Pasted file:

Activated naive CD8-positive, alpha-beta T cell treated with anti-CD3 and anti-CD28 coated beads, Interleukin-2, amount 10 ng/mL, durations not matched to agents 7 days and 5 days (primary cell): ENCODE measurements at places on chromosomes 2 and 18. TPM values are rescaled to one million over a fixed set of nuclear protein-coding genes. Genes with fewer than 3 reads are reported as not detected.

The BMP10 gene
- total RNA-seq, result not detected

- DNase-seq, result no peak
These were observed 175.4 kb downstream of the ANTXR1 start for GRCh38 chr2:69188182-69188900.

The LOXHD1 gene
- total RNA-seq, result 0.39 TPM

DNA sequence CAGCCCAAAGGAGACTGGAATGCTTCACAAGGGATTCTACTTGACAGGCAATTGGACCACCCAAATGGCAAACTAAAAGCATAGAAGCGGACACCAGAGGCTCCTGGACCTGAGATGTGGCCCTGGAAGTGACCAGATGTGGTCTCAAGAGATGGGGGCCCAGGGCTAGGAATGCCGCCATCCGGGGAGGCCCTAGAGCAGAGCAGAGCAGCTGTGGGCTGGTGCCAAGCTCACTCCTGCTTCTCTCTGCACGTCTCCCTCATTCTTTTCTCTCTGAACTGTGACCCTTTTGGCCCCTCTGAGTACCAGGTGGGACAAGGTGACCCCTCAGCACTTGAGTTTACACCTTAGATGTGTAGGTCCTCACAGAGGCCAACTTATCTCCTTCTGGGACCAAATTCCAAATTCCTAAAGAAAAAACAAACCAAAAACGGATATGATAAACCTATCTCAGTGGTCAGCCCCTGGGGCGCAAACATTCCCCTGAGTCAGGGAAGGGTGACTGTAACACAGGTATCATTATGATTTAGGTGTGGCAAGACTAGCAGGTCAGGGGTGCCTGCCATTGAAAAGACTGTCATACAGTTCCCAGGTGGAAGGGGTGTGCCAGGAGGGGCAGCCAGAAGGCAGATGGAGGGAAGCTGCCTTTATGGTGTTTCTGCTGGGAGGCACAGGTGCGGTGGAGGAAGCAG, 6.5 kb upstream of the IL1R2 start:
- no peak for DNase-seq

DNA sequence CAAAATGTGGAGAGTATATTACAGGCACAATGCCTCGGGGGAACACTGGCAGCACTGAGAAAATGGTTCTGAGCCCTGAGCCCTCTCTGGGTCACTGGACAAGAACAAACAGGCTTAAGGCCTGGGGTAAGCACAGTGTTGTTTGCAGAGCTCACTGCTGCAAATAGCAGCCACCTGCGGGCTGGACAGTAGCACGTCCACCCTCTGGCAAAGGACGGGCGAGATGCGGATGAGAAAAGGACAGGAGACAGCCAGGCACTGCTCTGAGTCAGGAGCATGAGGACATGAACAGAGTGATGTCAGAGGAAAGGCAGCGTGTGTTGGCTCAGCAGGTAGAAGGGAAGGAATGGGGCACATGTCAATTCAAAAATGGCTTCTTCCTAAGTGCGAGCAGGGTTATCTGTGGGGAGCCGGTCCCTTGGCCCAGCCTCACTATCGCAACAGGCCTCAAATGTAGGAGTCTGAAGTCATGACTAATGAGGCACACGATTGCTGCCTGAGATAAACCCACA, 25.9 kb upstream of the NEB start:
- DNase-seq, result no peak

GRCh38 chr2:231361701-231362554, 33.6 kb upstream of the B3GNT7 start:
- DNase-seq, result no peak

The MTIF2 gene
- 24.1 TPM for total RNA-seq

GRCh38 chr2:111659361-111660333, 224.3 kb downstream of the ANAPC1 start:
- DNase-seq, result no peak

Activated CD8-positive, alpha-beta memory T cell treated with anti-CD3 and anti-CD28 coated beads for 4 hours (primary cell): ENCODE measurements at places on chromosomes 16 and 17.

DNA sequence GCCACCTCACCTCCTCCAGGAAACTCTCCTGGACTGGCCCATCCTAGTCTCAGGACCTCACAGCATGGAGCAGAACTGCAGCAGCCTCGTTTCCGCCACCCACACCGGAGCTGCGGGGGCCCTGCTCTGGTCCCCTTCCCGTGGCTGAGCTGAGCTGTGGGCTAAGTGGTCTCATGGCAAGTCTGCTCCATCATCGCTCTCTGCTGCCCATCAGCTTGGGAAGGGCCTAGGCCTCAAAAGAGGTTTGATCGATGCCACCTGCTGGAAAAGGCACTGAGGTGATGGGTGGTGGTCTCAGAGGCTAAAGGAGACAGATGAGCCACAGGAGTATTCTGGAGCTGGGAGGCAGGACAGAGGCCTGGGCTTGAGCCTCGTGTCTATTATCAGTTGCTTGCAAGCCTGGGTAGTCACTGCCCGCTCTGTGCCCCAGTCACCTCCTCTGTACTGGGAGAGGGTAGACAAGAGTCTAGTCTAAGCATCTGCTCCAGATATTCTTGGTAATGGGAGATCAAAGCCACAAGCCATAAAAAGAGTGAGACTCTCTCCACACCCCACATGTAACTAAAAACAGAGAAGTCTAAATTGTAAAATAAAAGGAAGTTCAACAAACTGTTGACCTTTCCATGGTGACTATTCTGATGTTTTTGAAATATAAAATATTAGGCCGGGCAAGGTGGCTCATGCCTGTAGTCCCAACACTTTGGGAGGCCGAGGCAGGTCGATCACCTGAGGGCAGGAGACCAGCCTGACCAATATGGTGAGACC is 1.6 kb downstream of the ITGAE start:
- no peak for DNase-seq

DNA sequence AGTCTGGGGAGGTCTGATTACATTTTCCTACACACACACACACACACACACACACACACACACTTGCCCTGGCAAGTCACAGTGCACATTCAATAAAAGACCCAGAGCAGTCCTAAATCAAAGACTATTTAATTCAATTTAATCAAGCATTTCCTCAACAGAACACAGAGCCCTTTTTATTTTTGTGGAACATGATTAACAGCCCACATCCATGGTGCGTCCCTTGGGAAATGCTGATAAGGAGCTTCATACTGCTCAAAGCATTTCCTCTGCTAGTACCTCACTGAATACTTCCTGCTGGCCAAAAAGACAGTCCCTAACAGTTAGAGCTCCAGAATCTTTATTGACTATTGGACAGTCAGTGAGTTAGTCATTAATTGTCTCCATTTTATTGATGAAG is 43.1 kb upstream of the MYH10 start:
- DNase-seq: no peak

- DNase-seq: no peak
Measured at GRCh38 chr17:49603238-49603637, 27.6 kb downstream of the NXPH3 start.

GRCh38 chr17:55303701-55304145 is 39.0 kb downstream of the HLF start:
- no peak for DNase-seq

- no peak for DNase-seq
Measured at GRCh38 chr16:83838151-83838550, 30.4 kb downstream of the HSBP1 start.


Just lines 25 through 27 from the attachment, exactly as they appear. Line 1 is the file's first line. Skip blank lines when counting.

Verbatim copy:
GRCh38 chr17:55303701-55304145 is 39.0 kb downstream of the HLF start:
- no peak for DNase-seq

- no peak for DNase-seq